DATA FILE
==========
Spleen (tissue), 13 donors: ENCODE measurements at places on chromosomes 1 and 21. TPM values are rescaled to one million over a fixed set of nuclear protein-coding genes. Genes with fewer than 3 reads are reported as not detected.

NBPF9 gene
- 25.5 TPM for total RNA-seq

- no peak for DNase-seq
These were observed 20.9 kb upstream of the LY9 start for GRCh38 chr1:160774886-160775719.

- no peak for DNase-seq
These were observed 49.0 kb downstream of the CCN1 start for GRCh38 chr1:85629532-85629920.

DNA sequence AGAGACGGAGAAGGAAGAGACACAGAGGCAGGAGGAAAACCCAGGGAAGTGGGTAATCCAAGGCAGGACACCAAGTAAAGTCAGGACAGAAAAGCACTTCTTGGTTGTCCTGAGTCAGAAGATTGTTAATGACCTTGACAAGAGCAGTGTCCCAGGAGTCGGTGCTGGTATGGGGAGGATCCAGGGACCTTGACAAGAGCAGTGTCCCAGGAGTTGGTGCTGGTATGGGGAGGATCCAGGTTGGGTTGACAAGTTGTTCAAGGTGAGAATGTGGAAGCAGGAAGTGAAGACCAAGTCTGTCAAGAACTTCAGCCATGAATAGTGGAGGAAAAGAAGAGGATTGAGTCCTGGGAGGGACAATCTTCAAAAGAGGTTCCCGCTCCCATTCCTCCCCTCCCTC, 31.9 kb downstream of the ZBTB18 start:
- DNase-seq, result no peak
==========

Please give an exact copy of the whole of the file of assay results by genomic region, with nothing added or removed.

Spleen (tissue), 13 donors: ENCODE measurements at places on chromosomes 1 and 21. TPM values are rescaled to one million over a fixed set of nuclear protein-coding genes. Genes with fewer than 3 reads are reported as not detected.

NBPF9 gene
- 25.5 TPM for total RNA-seq

- no peak for DNase-seq
These were observed 20.9 kb upstream of the LY9 start for GRCh38 chr1:160774886-160775719.

- no peak for DNase-seq
These were observed 49.0 kb downstream of the CCN1 start for GRCh38 chr1:85629532-85629920.

DNA sequence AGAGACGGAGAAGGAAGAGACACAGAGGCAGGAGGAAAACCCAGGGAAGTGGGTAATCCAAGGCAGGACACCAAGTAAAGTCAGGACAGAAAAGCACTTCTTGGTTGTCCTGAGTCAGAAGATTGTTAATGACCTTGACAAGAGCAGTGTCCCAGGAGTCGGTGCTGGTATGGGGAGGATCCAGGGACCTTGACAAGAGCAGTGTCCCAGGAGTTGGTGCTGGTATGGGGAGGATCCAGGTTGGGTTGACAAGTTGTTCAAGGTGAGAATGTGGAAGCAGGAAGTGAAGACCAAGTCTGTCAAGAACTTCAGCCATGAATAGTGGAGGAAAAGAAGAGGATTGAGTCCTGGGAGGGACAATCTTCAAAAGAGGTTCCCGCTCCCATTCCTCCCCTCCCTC, 31.9 kb downstream of the ZBTB18 start:
- DNase-seq, result no peak